1992 LA uprising: Exhibition highlights solidarity between Korean and Black communities

LOS ANGELES (KABC) -- A new art exhibition commemorates the 30th anniversary of the 1992 Los Angeles uprising, highlighting the solidarity between the Korean and Black communities.

Korean drums, hip-hop and Korean opera known as "Pansori" set the stage on opening night of "The Phoenix Project: Continuing the Dialogue from 1992."

"Sixty influential African American and Korean-American artists were invited to participate in this exhibition," said Korean Cultural Center Los Angeles (KCCLA) curator Tammy Cho. The exhibition embodies the power of art to heal and foster communication.

Lili Bernard's painting, "Her Granddaughter, Her Son," incorporates Korean and African symbolism, and honors two young lives lost three decades ago, including Latasha Harlins, who was killed by a Korean store owner in 1991.

"Eddie Song Lee on April 30, the second day of the riots was killed by Korean fire when he went into Koreatown trying to defend the stores that were being looted and burned," said Bernard, founder of Black Artists in Los Angeles (BAILA) and co-curator of the exhibition.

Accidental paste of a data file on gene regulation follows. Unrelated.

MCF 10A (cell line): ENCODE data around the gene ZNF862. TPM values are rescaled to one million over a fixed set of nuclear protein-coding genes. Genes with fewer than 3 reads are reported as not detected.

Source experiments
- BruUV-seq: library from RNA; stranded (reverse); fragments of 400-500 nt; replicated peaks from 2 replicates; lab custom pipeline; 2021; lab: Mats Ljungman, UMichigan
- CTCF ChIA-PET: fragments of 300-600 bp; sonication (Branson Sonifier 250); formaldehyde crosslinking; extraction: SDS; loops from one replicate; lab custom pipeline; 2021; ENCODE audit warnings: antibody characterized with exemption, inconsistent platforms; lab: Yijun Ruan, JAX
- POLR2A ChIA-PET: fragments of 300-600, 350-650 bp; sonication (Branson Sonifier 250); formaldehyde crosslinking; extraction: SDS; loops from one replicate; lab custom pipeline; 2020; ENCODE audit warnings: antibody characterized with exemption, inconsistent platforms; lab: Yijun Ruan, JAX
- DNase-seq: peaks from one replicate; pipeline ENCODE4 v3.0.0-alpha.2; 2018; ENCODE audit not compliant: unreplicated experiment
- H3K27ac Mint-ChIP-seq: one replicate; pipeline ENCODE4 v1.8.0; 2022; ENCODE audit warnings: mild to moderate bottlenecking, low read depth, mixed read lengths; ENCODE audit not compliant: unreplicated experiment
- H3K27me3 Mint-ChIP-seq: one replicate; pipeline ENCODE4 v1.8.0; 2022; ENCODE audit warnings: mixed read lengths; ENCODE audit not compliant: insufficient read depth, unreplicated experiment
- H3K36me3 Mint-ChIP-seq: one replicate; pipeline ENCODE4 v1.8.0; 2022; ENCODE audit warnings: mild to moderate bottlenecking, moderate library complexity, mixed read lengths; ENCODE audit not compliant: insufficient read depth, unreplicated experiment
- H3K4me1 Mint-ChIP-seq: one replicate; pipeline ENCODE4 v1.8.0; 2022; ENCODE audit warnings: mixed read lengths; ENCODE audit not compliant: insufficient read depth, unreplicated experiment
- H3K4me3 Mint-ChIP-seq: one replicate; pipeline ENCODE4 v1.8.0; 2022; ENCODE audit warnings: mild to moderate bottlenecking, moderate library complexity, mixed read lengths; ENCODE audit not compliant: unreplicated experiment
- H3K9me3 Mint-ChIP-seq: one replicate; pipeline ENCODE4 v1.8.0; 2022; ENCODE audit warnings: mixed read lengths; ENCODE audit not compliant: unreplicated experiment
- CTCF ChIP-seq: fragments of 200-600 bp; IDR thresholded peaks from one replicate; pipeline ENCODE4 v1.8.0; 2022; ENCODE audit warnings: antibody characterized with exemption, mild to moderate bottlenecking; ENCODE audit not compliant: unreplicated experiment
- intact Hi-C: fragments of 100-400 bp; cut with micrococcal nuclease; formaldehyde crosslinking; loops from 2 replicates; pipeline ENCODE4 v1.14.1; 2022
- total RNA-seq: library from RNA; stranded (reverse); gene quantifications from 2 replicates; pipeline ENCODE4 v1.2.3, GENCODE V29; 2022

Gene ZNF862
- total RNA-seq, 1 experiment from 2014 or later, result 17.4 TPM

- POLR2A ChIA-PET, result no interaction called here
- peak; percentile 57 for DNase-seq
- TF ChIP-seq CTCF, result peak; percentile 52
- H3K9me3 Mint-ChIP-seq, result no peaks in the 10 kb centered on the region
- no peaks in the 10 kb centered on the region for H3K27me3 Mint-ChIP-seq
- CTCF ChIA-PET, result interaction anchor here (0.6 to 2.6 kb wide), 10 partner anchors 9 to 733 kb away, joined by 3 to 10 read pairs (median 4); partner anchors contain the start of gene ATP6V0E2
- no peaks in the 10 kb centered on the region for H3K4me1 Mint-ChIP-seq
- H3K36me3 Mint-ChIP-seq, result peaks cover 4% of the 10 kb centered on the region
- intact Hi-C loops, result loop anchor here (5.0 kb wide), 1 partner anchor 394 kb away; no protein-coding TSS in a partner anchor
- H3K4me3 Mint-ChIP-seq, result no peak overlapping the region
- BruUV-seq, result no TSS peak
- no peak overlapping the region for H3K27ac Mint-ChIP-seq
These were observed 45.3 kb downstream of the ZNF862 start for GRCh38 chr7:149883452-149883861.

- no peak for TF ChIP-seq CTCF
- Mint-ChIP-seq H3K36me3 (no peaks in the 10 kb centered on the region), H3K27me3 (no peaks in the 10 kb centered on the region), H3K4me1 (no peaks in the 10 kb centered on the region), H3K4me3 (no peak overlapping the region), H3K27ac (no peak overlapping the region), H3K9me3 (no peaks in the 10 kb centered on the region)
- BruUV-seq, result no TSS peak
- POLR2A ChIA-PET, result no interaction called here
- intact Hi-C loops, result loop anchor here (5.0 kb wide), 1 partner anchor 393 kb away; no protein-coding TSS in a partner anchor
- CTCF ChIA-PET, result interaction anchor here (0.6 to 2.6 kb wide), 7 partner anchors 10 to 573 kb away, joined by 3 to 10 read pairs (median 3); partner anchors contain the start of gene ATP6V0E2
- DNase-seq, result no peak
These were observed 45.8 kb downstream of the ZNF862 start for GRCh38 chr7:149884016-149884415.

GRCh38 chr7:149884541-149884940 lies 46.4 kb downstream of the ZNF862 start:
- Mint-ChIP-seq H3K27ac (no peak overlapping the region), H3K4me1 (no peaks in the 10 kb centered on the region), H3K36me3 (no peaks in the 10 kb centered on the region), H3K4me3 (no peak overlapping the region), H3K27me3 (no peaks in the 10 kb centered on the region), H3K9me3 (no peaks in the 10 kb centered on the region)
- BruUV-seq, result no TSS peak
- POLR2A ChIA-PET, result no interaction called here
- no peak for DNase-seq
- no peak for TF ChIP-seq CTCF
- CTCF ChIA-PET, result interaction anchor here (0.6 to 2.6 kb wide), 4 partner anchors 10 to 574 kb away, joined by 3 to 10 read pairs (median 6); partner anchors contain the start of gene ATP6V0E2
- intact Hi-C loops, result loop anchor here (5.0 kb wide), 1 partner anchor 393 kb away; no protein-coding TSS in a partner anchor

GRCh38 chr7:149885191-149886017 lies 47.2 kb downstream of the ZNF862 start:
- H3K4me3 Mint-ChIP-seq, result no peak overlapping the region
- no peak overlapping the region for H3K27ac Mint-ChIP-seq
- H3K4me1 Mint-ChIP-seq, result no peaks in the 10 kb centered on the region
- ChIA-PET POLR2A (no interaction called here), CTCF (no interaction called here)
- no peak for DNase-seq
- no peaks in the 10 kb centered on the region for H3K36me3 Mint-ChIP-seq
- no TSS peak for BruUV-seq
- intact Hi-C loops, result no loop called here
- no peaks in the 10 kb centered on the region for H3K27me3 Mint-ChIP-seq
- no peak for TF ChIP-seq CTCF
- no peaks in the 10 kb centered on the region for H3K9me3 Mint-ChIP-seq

Bernard's son Elias Ferguson and their family friend Julie were in the center honoring the two victims, flanked by Harlins' grandmother and Lee's mother. Bernard described a deep emotional impact while painting their faces, reflecting on how they were killed. She hopes the painting mirrors the theme of the exhibition: healing and unity of the two communities.

"The large pink flowers are ceiba flowers, which are indigenous to Africa and Cuba, where I was born," said Bernard, who incorporated the Rose of Sharon, also known as Mugunghwa, South Korea's national flower. "They believe that it hails from heaven, and it represents the everlasting life."

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Chungmee Lee, an artist and co-curator, created a butterfly-themed piece as a symbol of hope.

"The image conveys the relationships connected through the laws of nature. I created this piece to emit a hopeful message through the title 'Land of Hope,' " said Lee.

The project was one year in the making, culminating on opening night.

"More than 400 people came and it was very emotional," said Cho.

Ferguson performed alongside Yunwoon Seo, president of the Pansori Association in the U.S. "It means a lot too, in context with LA and the relationship between Black and Korean people," said Ferguson.

"Although we have experienced similar pain and so our hearts have ached for one another, I thought that it would be nice to overcome this pain together," said Seo.

The exhibition, which runs through May 20 at KCCLA, features 60 works of art, including a mosaic made up of 30 paintings.
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